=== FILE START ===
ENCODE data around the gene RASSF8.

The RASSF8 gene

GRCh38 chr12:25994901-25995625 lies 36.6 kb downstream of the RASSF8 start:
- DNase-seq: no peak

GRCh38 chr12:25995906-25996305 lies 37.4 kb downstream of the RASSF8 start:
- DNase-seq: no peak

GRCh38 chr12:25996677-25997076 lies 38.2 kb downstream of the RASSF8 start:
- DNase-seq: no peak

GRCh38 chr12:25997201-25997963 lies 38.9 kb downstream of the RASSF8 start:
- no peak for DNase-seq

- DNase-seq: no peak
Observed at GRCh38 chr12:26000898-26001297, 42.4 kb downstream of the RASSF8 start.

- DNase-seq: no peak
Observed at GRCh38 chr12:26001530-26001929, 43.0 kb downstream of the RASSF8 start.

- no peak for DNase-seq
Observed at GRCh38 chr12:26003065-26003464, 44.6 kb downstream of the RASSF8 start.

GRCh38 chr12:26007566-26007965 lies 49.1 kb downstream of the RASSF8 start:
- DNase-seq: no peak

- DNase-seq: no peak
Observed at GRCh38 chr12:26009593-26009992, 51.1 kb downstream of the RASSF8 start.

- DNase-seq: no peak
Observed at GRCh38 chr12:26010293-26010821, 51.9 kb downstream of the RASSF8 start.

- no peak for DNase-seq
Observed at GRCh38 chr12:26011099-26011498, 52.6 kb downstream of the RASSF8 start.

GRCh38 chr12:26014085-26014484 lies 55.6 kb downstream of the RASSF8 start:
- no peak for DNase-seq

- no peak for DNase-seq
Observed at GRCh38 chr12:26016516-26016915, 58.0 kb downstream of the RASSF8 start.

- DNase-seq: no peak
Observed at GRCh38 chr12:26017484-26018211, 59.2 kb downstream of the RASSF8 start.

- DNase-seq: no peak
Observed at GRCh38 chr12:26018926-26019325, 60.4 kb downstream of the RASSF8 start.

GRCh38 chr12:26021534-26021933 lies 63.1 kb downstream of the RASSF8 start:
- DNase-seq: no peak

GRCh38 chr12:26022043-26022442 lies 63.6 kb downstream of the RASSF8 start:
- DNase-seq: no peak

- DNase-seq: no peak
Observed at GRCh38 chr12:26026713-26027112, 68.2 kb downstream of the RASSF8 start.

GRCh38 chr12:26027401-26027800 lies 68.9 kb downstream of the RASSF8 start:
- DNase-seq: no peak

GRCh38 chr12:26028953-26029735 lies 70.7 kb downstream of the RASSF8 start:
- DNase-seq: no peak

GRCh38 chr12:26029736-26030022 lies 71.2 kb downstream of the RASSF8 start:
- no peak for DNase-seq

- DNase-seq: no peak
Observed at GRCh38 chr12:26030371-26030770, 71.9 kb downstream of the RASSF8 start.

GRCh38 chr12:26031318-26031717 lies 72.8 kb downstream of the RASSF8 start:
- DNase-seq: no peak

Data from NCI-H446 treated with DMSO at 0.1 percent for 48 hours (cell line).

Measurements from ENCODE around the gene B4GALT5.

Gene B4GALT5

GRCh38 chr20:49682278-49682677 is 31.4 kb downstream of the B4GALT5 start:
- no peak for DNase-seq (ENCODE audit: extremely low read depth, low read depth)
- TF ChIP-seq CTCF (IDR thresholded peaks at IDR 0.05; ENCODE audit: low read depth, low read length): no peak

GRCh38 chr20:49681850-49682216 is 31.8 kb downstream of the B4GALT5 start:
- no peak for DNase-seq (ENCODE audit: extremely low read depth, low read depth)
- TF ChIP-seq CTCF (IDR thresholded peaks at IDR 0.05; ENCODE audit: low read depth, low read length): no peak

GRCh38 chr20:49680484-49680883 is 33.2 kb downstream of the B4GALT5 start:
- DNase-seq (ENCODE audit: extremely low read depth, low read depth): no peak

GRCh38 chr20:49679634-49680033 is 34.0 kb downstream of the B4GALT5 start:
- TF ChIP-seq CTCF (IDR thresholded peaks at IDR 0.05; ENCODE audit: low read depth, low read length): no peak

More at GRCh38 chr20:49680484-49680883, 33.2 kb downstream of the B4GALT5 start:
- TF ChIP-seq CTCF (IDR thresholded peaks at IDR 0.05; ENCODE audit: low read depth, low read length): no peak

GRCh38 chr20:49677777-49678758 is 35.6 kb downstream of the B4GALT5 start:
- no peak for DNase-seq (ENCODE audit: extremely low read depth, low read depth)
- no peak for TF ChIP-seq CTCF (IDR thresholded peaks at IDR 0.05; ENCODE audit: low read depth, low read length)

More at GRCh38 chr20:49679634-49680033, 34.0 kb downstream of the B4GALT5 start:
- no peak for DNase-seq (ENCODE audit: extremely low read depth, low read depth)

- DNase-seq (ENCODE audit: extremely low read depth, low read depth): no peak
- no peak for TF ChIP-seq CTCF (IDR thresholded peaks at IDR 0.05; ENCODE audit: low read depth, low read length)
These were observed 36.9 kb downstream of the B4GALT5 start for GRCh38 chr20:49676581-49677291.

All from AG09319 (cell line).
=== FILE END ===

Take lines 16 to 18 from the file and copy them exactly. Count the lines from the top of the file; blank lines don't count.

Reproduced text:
Observed at GRCh38 chr12:26003065-26003464, 44.6 kb downstream of the RASSF8 start.

GRCh38 chr12:26007566-26007965 lies 49.1 kb downstream of the RASSF8 start:
- DNase-seq: no peak